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Tumor Hyperthermia and Ablation in Rats using a Clinical MR-HIFU System Equipped with a Dedicated Small Animal Setup


These file attachments have been under embargo and were made available to the public after the embargo was lifted on 1 April 2013.

Author: Hijnen, N.M. · Heijman, E. · Köhler, M. · Ylihautala, M. · Simonetti, A.W. · Grull, H.
Embargo lifted:2013-04-01
Publisher: AAPM (American Association of Physicist in Medicine)
Institution: Philips Research
Source:Medical Physics; authors version
Identifier: MS 32.323
Keywords: ablation · binary feedback control · hifu · hyperthermia · mrghifu · rat · tumor therapy · volumetric heating
Rights: (c) AAPM (American Association of Physicist in Medicine)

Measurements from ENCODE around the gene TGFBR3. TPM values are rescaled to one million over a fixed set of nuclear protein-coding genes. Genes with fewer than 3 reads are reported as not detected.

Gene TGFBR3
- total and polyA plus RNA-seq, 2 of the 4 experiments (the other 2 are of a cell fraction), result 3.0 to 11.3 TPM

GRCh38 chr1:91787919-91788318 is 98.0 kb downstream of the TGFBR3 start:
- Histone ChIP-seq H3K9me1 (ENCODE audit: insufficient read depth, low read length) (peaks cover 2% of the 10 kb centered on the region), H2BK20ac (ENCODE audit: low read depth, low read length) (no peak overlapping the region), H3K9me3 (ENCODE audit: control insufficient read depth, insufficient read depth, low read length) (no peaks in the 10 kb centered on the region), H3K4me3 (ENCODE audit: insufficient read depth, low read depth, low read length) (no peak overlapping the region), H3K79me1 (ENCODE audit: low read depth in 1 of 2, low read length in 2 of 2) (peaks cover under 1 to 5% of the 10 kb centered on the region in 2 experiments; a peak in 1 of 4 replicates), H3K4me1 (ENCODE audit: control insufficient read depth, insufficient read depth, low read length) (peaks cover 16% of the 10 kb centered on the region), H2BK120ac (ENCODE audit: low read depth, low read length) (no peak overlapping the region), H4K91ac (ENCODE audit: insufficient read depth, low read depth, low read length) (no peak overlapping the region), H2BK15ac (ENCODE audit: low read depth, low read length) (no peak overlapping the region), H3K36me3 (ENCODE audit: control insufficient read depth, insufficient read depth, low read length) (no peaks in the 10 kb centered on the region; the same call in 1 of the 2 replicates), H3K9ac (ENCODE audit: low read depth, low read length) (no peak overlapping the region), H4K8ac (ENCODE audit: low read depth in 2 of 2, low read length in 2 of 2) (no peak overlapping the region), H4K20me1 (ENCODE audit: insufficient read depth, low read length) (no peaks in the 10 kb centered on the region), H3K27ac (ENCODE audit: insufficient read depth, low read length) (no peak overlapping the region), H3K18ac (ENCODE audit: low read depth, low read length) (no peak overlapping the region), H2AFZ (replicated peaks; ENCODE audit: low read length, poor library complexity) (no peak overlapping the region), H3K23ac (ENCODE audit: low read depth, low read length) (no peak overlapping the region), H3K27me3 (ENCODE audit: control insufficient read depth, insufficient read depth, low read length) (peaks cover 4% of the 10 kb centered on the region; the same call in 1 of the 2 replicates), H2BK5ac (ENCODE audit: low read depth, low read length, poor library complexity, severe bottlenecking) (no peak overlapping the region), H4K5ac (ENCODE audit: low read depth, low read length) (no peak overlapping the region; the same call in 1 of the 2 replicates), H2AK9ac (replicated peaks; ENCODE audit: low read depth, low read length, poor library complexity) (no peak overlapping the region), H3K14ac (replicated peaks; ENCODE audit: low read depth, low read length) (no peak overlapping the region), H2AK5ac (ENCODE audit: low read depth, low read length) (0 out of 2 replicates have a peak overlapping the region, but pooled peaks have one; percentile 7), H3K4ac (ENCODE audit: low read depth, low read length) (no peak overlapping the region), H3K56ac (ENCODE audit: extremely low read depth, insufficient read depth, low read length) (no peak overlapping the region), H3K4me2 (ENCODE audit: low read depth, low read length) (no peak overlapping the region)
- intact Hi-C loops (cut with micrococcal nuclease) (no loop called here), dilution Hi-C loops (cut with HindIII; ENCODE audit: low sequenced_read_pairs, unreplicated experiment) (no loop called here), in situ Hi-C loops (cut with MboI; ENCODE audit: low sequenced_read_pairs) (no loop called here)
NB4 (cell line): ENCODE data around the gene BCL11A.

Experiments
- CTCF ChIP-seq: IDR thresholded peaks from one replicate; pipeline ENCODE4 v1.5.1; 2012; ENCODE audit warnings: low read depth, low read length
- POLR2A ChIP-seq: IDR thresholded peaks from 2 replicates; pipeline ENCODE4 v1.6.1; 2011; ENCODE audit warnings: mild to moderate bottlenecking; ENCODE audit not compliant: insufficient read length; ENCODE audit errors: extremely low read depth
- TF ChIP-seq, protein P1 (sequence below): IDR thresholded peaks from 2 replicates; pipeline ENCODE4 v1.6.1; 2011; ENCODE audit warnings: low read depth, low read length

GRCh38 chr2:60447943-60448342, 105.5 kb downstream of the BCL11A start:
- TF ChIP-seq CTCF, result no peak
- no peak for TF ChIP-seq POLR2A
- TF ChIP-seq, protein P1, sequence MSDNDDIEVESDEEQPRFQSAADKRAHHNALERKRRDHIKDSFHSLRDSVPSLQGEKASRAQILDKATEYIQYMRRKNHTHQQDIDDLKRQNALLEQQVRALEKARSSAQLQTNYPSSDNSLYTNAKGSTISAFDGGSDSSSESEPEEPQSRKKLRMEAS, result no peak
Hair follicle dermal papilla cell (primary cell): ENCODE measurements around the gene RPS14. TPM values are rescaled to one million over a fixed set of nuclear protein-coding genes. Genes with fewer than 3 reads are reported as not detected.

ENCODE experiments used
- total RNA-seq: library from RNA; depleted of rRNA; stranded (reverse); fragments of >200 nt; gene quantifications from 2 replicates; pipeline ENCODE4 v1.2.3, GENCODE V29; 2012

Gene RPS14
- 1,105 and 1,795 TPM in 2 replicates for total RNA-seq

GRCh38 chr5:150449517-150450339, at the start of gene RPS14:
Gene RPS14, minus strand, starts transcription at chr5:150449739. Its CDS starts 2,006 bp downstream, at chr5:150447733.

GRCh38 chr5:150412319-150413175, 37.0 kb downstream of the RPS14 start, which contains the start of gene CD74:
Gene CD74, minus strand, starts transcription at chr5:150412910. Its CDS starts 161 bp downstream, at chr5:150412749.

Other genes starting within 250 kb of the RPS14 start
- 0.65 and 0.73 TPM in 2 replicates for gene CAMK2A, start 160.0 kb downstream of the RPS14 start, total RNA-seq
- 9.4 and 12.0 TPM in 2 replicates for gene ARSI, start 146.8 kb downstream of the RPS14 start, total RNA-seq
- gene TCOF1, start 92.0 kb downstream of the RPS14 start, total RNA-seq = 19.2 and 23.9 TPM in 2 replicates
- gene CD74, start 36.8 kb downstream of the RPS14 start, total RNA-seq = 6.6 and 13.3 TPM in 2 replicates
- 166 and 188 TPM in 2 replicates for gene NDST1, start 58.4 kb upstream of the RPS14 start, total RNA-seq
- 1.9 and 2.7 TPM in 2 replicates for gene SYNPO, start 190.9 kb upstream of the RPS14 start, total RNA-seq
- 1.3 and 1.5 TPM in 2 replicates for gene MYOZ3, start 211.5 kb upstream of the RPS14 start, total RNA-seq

Purpose: Treatment of malignant tumors by either hyperthermia induced drug delivery or thermal ablation requires complete coverage of the treatment area and precise control of the thermal dose.Both can be achieved by volumetric ultrasonic heating in combination with simultaneous MR-based temperature mapping. The translation ofthese techniques to the clinic requires thorough preclinical testing in large cohorts. Mouse and rat studies are preferred over largeranimals for ethical reasons as well as the larger variety of available tumor models. Our work aims to develop temperature induced drug delivery and ablation protocols in rats and to subsequently evaluatetreatment outcome using small animal imaging methods. To this end, we adapted a clinical MR-HIFU system for the treatment of rats by utilizing a dedicated small animal setup. Methods: All animals were positioned in a HIFU dedicated small animal 4-channel MR volume coil that was used as add-on to a clinical 3T Philips Sonalleve MR-HIFU system. Hyperthermia was performed for 15 min using binary temperaturecontrol on lateral gastrocnemius muscle (n = 5) and on subcutaneousinoculated tumors on the hind limb of rats (9L rat glioma; n = 5).For thermal ablation, tumors were partly heated to T = 65 °C with continuous wave ultrasound (1.44 MHz) under MR temperature monitoring(n = 5). The treatment effect was assessed with T2-weighted imagingand dynamic contrast enhanced (DCE-) MRI using Gd-DTPA as contrast agent. Excised muscle and tumors were further evaluated with histology. Results: The target temperatures were readily achieved in hyperthermia and ablation treatments while changes in body temperature remained below 1 °C. For hyperthermia treatments, no indication of tissue damage was found on MR images. Analysis of the Gd-DTPA uptake kinetics post ablation indicated a difference in non-perfused volume inthe tumor of 371 ± 123 mm3 (Δ tissue volume with ktrans ≥ 0.04 min-1). NADH-diaphorase staining of ablated tumors showed a sharp demarcation between viable and non-viable cells. Conclusion: These results demonstrate that both controlled hyperthermia and thermal ablation treatment of malignant tumors in small animals can be performed on a clinical MR-HIFU system. This approach provides all theadvantages of clinical MR-HIFU, such as volumetric heating, temperature feedback control and a clinical software interface, while also having many of the advantages of a dedicated small animal system. Theuse of a clinical system facilitates a rapid translation of these protocols into the clinic.

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